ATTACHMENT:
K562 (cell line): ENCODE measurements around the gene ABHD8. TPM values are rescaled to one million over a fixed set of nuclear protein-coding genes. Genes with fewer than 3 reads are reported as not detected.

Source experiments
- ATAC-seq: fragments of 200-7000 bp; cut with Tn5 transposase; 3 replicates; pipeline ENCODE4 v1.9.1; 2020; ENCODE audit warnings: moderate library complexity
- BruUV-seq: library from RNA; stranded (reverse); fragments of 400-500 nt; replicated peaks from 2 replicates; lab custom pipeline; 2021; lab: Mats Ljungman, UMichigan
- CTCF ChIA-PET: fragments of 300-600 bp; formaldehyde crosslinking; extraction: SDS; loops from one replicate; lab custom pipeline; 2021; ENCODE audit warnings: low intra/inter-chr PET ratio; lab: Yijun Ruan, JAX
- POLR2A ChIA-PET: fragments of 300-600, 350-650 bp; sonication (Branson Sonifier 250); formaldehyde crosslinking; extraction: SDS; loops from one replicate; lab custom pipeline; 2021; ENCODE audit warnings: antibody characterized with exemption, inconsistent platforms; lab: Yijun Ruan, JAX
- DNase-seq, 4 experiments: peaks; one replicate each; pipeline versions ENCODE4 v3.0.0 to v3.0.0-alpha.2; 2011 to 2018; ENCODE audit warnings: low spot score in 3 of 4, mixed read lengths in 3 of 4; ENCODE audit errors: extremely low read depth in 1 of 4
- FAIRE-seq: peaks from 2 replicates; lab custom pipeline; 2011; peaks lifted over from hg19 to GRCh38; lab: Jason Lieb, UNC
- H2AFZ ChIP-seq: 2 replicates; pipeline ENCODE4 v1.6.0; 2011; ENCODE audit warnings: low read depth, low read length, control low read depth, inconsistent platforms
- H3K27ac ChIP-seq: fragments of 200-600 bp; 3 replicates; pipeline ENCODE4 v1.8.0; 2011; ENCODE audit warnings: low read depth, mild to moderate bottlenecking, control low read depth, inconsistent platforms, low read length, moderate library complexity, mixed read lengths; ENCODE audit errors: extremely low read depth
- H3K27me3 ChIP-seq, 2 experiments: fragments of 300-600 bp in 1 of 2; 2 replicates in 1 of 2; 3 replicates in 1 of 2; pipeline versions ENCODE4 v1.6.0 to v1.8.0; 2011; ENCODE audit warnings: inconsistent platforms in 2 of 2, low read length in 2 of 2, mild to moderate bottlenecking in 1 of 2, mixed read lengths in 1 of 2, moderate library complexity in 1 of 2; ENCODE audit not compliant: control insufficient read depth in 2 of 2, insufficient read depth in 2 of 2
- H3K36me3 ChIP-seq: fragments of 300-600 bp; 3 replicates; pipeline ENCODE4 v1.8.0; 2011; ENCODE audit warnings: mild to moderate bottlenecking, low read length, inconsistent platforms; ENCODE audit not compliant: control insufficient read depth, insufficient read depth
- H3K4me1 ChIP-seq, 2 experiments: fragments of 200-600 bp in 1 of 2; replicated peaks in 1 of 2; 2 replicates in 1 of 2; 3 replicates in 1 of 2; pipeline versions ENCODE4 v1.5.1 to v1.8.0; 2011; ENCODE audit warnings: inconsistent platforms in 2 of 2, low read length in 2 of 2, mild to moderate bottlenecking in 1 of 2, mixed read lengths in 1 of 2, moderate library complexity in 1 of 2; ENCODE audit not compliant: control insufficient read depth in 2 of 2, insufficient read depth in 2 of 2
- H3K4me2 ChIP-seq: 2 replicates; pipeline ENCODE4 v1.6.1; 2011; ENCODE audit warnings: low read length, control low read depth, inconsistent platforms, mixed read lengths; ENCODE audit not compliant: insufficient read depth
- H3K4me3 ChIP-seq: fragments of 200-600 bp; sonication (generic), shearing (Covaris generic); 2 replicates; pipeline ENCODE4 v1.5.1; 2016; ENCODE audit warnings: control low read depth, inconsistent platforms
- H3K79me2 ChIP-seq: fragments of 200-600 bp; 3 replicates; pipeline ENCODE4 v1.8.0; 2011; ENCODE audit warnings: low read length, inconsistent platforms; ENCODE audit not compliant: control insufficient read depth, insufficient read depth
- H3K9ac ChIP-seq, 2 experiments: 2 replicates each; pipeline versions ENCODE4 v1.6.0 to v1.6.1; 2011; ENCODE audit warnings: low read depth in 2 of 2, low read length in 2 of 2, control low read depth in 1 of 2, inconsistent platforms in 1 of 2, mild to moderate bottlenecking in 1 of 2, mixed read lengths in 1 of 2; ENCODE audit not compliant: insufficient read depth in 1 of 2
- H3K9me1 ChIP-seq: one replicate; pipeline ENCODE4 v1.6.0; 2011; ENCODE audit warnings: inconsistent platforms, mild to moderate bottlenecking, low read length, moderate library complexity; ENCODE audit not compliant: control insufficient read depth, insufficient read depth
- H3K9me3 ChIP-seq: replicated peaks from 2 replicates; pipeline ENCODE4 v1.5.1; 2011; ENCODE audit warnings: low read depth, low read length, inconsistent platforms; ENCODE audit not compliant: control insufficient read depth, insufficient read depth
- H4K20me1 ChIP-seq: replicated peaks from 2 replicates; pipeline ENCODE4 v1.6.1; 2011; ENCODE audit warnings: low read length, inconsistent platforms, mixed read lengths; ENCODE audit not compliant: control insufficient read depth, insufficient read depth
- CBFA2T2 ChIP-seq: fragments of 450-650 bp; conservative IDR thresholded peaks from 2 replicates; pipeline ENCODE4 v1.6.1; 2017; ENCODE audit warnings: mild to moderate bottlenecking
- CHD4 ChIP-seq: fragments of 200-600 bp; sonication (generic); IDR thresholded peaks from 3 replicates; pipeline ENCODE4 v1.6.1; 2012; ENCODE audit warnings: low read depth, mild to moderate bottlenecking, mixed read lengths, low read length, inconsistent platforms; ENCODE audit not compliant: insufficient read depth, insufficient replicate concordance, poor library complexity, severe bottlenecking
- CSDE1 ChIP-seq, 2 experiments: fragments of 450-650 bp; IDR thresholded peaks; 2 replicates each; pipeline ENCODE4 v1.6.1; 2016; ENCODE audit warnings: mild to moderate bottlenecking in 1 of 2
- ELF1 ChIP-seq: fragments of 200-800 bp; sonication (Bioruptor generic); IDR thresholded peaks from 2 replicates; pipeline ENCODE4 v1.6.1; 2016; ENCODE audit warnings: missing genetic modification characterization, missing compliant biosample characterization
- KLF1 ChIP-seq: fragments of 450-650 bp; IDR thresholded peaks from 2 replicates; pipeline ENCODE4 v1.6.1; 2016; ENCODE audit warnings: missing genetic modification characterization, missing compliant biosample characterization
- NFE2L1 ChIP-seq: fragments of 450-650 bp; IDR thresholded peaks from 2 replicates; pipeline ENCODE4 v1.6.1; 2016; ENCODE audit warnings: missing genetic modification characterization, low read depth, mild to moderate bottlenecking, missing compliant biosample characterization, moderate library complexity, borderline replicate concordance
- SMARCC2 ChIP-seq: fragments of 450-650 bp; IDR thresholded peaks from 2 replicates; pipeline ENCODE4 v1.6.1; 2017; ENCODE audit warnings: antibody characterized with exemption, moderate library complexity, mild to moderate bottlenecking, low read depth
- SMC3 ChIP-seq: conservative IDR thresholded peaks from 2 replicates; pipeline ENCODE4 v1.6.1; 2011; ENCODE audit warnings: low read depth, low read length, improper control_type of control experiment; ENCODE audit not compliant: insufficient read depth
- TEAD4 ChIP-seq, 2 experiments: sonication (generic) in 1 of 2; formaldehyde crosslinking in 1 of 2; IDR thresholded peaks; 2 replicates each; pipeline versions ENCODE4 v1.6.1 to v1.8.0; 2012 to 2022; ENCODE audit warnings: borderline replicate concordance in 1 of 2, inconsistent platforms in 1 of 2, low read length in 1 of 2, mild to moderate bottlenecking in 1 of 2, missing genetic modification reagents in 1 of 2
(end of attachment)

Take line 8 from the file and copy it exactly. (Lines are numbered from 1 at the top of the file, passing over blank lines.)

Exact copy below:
- FAIRE-seq: peaks from 2 replicates; lab custom pipeline; 2011; peaks lifted over from hg19 to GRCh38; lab: Jason Lieb, UNC